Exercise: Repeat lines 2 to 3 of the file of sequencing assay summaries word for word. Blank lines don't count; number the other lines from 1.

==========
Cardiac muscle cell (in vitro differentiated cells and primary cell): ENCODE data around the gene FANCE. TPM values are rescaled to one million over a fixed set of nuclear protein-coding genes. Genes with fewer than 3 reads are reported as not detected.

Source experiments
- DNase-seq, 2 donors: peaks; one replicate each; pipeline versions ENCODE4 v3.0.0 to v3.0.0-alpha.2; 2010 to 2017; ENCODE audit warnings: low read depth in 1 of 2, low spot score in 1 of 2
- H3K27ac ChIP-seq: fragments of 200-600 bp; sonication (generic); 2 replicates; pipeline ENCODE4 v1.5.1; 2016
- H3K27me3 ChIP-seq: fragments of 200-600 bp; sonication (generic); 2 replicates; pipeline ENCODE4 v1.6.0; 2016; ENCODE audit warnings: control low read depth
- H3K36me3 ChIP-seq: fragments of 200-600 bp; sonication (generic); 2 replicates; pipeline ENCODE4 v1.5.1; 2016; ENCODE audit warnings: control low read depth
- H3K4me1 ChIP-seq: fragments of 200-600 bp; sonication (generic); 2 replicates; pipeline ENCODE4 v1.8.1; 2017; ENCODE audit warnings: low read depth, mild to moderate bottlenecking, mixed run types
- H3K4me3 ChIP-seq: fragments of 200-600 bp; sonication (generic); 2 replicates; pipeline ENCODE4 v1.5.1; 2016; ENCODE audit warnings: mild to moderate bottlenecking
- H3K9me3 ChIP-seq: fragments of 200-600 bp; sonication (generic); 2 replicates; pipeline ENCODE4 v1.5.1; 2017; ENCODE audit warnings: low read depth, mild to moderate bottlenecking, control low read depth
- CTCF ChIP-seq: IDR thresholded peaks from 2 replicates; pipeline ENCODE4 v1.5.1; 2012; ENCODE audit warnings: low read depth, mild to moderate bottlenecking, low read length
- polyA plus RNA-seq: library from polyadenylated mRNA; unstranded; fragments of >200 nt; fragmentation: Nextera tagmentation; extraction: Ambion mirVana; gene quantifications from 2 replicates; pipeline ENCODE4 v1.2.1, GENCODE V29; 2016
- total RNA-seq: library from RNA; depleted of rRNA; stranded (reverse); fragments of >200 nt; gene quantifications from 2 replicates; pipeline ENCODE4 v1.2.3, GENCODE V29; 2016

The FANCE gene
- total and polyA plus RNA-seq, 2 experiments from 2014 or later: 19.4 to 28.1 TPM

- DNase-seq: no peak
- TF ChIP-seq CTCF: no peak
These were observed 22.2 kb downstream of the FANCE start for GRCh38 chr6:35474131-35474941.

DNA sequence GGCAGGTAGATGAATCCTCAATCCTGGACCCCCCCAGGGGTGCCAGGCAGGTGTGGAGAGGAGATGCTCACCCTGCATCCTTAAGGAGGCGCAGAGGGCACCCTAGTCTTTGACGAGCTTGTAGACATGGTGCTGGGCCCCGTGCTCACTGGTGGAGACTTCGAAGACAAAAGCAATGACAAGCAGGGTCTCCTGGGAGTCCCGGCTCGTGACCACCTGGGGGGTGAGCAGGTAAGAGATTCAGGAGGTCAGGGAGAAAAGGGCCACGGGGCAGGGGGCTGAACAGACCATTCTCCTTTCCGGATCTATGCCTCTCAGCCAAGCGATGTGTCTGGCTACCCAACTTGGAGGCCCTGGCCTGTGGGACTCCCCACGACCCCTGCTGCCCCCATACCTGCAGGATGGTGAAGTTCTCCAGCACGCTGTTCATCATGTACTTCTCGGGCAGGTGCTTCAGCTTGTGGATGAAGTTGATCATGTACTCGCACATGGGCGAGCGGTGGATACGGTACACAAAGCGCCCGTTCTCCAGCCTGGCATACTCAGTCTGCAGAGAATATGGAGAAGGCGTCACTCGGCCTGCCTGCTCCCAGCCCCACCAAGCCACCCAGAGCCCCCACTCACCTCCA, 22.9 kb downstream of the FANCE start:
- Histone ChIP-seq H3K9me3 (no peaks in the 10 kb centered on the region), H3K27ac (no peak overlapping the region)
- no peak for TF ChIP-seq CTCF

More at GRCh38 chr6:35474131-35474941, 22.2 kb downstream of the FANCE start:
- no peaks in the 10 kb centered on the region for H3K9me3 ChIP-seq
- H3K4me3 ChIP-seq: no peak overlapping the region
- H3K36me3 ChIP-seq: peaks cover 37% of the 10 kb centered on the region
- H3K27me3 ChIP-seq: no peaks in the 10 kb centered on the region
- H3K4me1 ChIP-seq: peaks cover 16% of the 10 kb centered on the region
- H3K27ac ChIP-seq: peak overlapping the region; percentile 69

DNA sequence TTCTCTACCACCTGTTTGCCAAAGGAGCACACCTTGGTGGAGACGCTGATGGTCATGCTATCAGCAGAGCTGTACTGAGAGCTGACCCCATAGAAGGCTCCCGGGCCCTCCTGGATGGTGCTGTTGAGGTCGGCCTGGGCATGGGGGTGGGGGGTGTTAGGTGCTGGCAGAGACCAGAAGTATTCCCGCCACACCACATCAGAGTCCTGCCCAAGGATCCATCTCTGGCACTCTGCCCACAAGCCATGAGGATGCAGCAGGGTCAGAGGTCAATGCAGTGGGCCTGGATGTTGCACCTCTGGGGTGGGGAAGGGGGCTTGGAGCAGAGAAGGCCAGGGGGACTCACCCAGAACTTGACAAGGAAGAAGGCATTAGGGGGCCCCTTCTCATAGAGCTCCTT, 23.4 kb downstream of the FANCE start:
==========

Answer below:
Source experiments
- DNase-seq, 2 donors: peaks; one replicate each; pipeline versions ENCODE4 v3.0.0 to v3.0.0-alpha.2; 2010 to 2017; ENCODE audit warnings: low read depth in 1 of 2, low spot score in 1 of 2